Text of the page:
By Rasmus Jorgenson
The Supreme Court of South Carolina suspended Greenville attorney Darren S. Haley from practicing law after his suspension in Virginia for professional misconduct.
Haley had a disciplinary history in Virginia and South Carolina, as well as North Carolina, where he is not admitted to practice law. The South Carolina Supreme Court suspended his practice for a month in 2005 for misconduct that included not returning unearned fees, not pursuing several client matters, losing a client file, trying to establish personal relationships with female clients and failing to respond to Office of Disciplinary Counsel inquiries. In Virginia, he was privately reprimanded by the state bar in 2009 for having insufficient funds in his trust account to honor five checks.
The North Carolina issue arose when Haley submitted a pro hac vice application in 2017 but did not disclose the previous disciplinary actions against him. During North Carolina’s disciplinary investigation, Haley again did not disclose his disciplinary history when filing a pro hac vice motion in a federal court in New York. In 2019, the North Carolina State Bar reprimanded Haley for failing to disclose, and South Carolina followed suit. Despite being required to do so, Haley did not notify the Virginia State Bar of the discipline. He later said he thought North Carolina reported their actions to Virginia.
That same year, he overdrew his trust account in Virginia, triggering a disciplinary investigation revealing that he had engaged in a pervasive pattern of financial misconduct, including regularly depositing unearned fees into his operating account, using his trust account to pay for personal and business expenses and overdrawing his trust account at least twice and his law firm operating account 53 times between Jan. 1, 2018, and April 20, 2020.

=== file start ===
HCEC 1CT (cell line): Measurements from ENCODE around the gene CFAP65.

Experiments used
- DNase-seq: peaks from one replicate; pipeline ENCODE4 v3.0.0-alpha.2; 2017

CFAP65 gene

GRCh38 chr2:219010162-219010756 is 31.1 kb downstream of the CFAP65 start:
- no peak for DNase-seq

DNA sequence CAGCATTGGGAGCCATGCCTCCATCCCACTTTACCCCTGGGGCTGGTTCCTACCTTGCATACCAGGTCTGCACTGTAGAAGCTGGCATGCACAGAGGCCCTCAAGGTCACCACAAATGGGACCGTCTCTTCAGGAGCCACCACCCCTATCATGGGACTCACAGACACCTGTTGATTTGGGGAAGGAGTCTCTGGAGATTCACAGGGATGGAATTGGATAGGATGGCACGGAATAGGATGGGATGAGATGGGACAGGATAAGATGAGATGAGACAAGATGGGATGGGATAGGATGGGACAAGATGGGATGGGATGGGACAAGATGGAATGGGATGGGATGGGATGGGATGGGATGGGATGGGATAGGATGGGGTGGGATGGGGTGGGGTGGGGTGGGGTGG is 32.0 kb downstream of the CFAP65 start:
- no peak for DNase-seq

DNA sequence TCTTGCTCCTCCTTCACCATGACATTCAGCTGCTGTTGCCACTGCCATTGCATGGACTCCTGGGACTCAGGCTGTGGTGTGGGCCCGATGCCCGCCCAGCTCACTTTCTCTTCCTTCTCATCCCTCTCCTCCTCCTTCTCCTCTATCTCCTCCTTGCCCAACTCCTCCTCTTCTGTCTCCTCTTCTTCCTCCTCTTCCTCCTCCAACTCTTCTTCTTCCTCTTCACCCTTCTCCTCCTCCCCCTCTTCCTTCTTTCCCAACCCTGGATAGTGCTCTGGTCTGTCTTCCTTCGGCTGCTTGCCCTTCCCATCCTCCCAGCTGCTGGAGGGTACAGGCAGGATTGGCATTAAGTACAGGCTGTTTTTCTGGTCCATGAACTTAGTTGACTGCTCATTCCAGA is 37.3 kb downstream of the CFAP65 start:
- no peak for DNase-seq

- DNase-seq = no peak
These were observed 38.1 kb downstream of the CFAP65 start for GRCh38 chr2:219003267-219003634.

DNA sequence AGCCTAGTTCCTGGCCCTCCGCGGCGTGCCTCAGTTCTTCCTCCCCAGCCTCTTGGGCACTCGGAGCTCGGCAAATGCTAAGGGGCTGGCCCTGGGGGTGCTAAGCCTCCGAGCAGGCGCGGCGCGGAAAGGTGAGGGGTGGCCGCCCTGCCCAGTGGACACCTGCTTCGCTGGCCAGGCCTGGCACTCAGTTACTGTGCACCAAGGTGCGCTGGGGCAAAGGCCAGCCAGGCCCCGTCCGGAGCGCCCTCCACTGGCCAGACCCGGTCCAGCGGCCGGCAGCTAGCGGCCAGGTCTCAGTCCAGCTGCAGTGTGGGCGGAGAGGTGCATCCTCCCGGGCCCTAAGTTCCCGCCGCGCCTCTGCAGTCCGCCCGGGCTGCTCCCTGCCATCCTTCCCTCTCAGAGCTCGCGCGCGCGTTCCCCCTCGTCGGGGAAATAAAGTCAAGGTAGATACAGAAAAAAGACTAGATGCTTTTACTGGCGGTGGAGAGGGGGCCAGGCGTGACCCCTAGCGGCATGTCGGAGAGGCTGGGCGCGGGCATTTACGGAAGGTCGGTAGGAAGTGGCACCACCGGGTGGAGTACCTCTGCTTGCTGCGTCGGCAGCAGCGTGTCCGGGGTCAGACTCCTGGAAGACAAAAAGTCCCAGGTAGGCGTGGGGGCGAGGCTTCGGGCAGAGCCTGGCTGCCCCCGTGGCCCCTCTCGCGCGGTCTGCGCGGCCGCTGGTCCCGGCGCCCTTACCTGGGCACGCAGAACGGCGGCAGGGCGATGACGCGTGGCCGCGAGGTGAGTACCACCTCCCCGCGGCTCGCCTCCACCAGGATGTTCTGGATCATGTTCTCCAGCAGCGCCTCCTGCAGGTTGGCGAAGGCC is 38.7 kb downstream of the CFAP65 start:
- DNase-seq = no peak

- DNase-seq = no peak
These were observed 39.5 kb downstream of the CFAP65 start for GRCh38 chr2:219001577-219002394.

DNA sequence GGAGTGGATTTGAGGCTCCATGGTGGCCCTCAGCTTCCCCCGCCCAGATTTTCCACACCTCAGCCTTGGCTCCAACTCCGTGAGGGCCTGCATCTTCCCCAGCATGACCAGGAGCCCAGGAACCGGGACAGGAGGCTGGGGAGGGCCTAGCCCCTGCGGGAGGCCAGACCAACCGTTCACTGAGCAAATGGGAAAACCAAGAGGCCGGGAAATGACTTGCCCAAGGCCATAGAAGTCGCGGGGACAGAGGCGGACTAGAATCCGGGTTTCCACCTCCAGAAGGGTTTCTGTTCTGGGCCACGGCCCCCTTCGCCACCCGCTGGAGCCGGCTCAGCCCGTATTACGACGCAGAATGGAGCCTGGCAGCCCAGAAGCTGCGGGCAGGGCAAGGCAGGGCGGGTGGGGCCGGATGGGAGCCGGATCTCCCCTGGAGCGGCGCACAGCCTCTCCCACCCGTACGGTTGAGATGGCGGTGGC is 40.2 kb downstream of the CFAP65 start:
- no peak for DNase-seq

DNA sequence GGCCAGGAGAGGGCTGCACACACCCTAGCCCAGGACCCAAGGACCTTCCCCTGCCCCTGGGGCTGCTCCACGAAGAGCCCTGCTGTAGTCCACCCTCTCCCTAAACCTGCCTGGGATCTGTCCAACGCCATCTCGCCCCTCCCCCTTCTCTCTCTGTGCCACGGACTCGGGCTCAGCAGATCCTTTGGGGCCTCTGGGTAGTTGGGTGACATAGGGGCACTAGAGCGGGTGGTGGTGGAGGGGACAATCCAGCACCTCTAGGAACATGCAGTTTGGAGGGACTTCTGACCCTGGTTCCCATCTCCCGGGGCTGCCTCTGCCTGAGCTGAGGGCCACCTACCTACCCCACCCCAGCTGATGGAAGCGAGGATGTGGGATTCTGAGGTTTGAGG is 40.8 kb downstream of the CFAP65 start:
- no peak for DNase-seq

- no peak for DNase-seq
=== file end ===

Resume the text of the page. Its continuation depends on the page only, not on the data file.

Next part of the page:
Haley also made misleading statements about a client living in South Carolina rather than Virginia, as South Carolina allows nonrefundable legal fees while Virginia does not. The Virginia State Bar concluded Haley intentionally lied about the client’s residence to skirt repercussions. The bar’s disciplinary board found that Haley violated numerous rules of professional conduct, including not informing the bar of his North Carolina discipline, and imposed an 18-month definite suspension, which the Supreme Court of Virginia affirmed in August 2022.
The South Carolina Bar received notice of the Virginia suspension in September 2022. Under the rules concerning reciprocal discipline, a lawyer disciplined in another state will generally receive identical discipline in South Carolina unless he or she can make the case that such punishment would be unwarranted.
Haley argued he should only receive a six-month suspension in South Carolina because the state bar had already punished him for the nondisclosures in the North Carolina pro hac vice application, which he claimed formed the basis of a significant part of the 18-month Virginia suspension.
The Office of Disciplinary Counsel countered that, while South Carolina did sanction Haley for those nondisclosures, the Virginia suspension also concerned Haley’s dishonesty in not reporting the North Carolina discipline to the Virginia State Bar.
At the June hearing before the Supreme Court, Haley abandoned his claim that a six-month suspension would be appropriate. The court then found no reason to justify a different discipline than what was given in Virginia. Haley’s 18-month suspension was retroactive to Sept. 20, 2022, when the ODC received the notice of discipline in Virginia.
Justice John Cannon Few, the sole dissenter from the majority opinion authored by Chief Justice Donald W. Beaty, argued the court’s decision was not harsh enough.
Citing Haley’s extensive disciplinary history and the Supreme Court of Virginia’s finding that Haley engaged in a long pattern of dishonest conduct in multiple jurisdictions, Few said the South Carolina court would have never considered just 18 months if not because this case arose as reciprocal discipline.
The Supreme Court can impose a different discipline if the misconduct warrants substantially different discipline in this state, Few said, quoting Rule 29(d) of the Rules for Lawyer Disciplinary Enforcement. While he did not say what discipline he would find appropriate, Fox said he would impose a penalty corresponding to the severity of Haley’s misconduct.
“I thought the South Carolina Bar was fair,” Haley said.
He explained the reason he withdrew the claim that he should only receive a six-month suspension is that he is not sure he wants to continue practicing law.
“At the time when I filed this, I was still contemplating practicing, but I haven’t practiced since ’22. So, at that point, it really wasn’t a lot to fight about,” he said. “My suspension has been over in Virginia for six, seven months, and I have yet to even file the paperwork to get reinstated. I had started shutting down to go into other directions three or four years ago, before this ever happened.”
The case is In re: Haley, 2022-001523.